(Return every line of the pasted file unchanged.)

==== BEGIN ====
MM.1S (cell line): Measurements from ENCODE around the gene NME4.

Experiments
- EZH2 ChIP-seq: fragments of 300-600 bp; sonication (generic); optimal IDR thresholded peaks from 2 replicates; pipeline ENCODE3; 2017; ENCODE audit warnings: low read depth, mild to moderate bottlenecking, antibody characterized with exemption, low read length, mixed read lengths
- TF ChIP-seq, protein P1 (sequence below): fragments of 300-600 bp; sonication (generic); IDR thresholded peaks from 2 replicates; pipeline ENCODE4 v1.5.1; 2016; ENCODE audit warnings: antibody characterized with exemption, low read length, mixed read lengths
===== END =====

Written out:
MM.1S (cell line): Measurements from ENCODE around the gene NME4.

Experiments
- EZH2 ChIP-seq: fragments of 300-600 bp; sonication (generic); optimal IDR thresholded peaks from 2 replicates; pipeline ENCODE3; 2017; ENCODE audit warnings: low read depth, mild to moderate bottlenecking, antibody characterized with exemption, low read length, mixed read lengths
- TF ChIP-seq, protein P1 (sequence below): fragments of 300-600 bp; sonication (generic); IDR thresholded peaks from 2 replicates; pipeline ENCODE4 v1.5.1; 2016; ENCODE audit warnings: antibody characterized with exemption, low read length, mixed read lengths